And there is plenty more in it: legalises intrusive inspections by the department to ensure compliance and allows the minister to outlaw the non-compliant “from doing business with the state”.  No bushel of carrots here – plenty of sticks.

Opposition MP Dr Michael Cardo, the DA’s labour spokesperson, led off the debate with a spirited attack on the bill. He described it as “a job-destroying jackhammer”. “Why should anyone want to invest in an economy, or create new jobs, when a politician gets to decide what the labour force looks like or how the labour market operates?” asked Cardo.

“The ANC has rammed this bill onto the order paper before we rise for the local government campaign so that it can lay claim to some conveniently timed victory for ‘our people’.”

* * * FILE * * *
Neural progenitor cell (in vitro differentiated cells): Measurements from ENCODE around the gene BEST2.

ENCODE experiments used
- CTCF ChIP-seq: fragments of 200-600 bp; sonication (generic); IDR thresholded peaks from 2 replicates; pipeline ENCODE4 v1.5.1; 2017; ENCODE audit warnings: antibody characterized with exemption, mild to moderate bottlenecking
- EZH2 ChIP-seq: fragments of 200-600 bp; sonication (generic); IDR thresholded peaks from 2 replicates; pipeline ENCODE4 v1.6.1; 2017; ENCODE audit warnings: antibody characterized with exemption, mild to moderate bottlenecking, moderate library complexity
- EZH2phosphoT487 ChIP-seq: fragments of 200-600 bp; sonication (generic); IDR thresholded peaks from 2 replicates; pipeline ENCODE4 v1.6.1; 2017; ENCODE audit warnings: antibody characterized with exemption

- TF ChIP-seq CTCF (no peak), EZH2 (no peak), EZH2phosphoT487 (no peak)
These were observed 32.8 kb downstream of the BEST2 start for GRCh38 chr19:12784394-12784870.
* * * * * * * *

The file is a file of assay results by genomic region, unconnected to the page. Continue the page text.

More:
But what Cardo had not counted on was the ANC’s inability with the ramming instrument: it failed to get enough of its MPs to be present for this showpiece event.

And when the DA and FF+ logged off the session, their absence and the larger absence of the ANC’s awol MPs meant the bill could not pass. It lapsed until its likely revival sometime next year.

Some interim relief, then, for hard-pressed businesses. But cue the outrage of ANC ally Cosatu, whose members, all in employment in relatively high-paying state jobs, stood to gain the most from the amended bill.

Its spokesperson, Matthew Parks, issued a shrill denouncement on the “pathetic failure” of the National Assembly to achieve a quorum.

His ire was primarily reserved for Cosatu’s national ally, the ANC. The failure of its MPs to vote, he said, “reflects weak leadership and ill-discipline among the ANC caucus in parliament”.

Ouch, or eina, on the eve of the all-important local election.

Leon, a former leader of the opposition, now chairs Resolve Communications.